- Fantastic looking UI
- Huge number of ways to control system
- Works with existing bulbs and lamps
- Devices are stateless
- Finding compatible LED bulbs can be tricky
- Review Price: £90.00
- Wireless sockets, dimmers and plug-in sockets
- Wireless remote, app (iOS and Android) and internet control
- IFTTT and Amazon Echo support
What is LightwaveRF Home Automation?
The approach that many companies take for home automation is to use plug-in sockets and smart bulbs. While this makes these systems easier to fit, they can be ugly and difficult to control. LightwaveRF’s method is different. With the main products, you physically replace your light switches and power sockets with smart versions. That way, you get all the benefits of a smart system, but you can flick on a light in the normal way when that’s more convenient. It’s a neat solution, making LightwaveRF stand out from the competition. Although I haven’t reviewed it here, LightwaveRF now extends to control your heating, too, making it a single-shot system to control your entire home.
LightwaveRF Home Automation – Light Switch Design and Build
All of the light switches in this system are dimmers. This is because UK homes typically have live cables, the switch and no neutral. Dimmers mean the switch is never actually turned off. The downside of this method is that you need to have dimmable bulbs installed in every LightwaveRF-controlled light. All halogen and filament bulbs should work easily, but LED lights can be a different matter. I’ve found that some cheaper bulbs continue to glow with the light switch set to off; branded bulbs tend to work better. Megaman UK has an excellent guide to which of its bulbs are compatible with LightwaveRF.
Up to four gang switches are available, with chrome, black chrome and stainless steel options available. Again, installation is straightforward: just replace your existing light switch and then attach the metal faceplate. I love the look of the light switches: they’re modern, but the metal finish gives them a classic look that will suit practically any home.
Related: Apple Home and HomeKit review
Note that LightwaveRF dimmers are quite deep, though, so you may not have enough room in a shallow wall box. For one of my switches, I fitted a chrome surface-mount pattress box and attached the LightwaveRF dimmer to that.
Control doesn’t end at the main light; there are other options. Two-way dimmers let you replace secondary light switches on the same circuit. Alternatively, battery-powered wireless switches let you add more controls without having to run more cables.
LightwaveRF Home Automation – Sockets and Power Design
Electric sockets come as single or double units. You can choose between chrome, black chrome, stainless steel and bronze. LightwaveRF sockets are a little deeper than regular sockets, so they won’t fit into shallow wall sockets. I have to say that they’re gorgeous and look better than the vast majority of dumb designer sockets. For double sockets, each socket appears as a separate device that can be controlled individually.
If you don’t want to replace an entire socket, then LightwaveRF sells plug-in remote sockets, with both On/Off and Dimmer units available. These plastic units aren’t particularly attractive, but they’re simple to use and look similar to those provided with rival systems.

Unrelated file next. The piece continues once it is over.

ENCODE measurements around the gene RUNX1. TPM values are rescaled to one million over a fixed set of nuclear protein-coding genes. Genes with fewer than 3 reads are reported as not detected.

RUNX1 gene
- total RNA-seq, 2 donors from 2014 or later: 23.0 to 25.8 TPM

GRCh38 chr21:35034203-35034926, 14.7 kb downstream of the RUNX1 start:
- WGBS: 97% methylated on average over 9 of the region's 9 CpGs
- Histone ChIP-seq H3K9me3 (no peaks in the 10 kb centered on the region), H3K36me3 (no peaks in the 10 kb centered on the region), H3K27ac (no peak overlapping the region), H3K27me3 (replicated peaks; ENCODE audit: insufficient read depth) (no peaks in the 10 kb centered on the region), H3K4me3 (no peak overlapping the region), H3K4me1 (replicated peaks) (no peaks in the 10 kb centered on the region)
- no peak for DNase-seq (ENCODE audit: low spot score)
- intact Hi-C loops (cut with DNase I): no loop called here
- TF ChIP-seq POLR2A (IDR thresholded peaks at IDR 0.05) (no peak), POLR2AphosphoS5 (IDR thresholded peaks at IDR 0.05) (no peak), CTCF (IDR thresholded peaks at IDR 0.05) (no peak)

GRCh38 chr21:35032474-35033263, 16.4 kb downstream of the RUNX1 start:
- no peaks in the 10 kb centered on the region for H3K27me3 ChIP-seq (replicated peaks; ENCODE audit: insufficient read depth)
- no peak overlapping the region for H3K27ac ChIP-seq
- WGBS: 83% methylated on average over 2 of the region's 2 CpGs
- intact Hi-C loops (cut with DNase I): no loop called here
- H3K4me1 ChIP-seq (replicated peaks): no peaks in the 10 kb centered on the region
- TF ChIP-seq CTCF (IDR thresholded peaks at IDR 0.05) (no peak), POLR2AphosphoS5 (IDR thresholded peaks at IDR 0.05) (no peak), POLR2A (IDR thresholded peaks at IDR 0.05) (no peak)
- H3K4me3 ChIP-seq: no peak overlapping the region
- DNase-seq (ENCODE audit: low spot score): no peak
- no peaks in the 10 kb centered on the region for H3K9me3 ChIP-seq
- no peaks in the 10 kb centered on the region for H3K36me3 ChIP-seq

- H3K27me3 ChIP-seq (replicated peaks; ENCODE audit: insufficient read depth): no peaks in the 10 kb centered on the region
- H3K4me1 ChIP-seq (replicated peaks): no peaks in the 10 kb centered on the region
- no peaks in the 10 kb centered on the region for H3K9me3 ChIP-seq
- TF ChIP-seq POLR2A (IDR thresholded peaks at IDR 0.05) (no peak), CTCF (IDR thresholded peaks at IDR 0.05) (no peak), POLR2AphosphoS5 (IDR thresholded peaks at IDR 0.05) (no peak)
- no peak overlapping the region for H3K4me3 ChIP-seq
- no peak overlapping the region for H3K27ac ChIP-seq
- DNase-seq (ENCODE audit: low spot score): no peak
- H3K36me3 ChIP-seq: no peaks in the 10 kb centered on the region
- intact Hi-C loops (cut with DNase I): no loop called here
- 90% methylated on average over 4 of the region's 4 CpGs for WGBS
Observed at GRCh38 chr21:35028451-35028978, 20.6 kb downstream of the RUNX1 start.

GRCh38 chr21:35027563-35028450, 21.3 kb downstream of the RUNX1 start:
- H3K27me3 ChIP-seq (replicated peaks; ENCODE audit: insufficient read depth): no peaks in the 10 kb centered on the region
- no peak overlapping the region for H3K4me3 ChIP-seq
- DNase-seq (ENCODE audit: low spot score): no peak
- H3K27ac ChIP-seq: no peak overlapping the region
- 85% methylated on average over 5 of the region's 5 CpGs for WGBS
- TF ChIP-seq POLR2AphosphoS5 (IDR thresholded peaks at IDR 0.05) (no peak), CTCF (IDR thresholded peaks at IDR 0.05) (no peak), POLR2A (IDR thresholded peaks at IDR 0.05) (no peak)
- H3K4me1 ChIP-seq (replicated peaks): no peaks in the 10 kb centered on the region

LightwaveRF Home Automation – Features
At its most simple, LightwaveRF switches can be operated in the traditional way. For sockets that means tapping the button, with the LED changing from amber to blue to show that a socket is on. Light switches operate in a similar way, although you can press and hold the On button (top) to brighten, and the Off button (bottom) to dim. This is brilliant because, as much as I love home automation and app control, sometimes it’s easier just to do things the old-fashioned manual way. This is particularly true if you have guests, as you don’t (and shouldn’t) have to explain how to turn on the lights.
LightwaveRF’s proprietary protocol allows for direct control of all devices, so there’s a range of wireless controls available, too. Each socket or light switch can be controlled by up to six devices, which you have to manually pair following the simple instructions.
The most simple controllers are the automatic ones, with a magnetic switch for doors and windows, and a motion sensor available. The motion sensor allows for the lights to turn off automatically, once it detects no motion for a set period of time. There are a few options for direct contol, too, including the wireless remote. A switch at the bottom lets you select between four profiles, with each profile able to control up to four devices. Not only does the remote offer on/off control,you can hold the buttons down to dim, too.
The Scene Selector is a slightly more powerful wireless light switch. It looks similar to the Dimmer, but also gives you dedicated scene controls. Each scene sets the paired devices to jump to the saved presets – for example, you may want everything on for one scene, but have a movie-watching scene where your lamps turn off and the main light dims. Having access to such modes without having to touch a phone is incredibly powerful. Smartly, the switch fits into a standard wall box so that you can mount it neatly.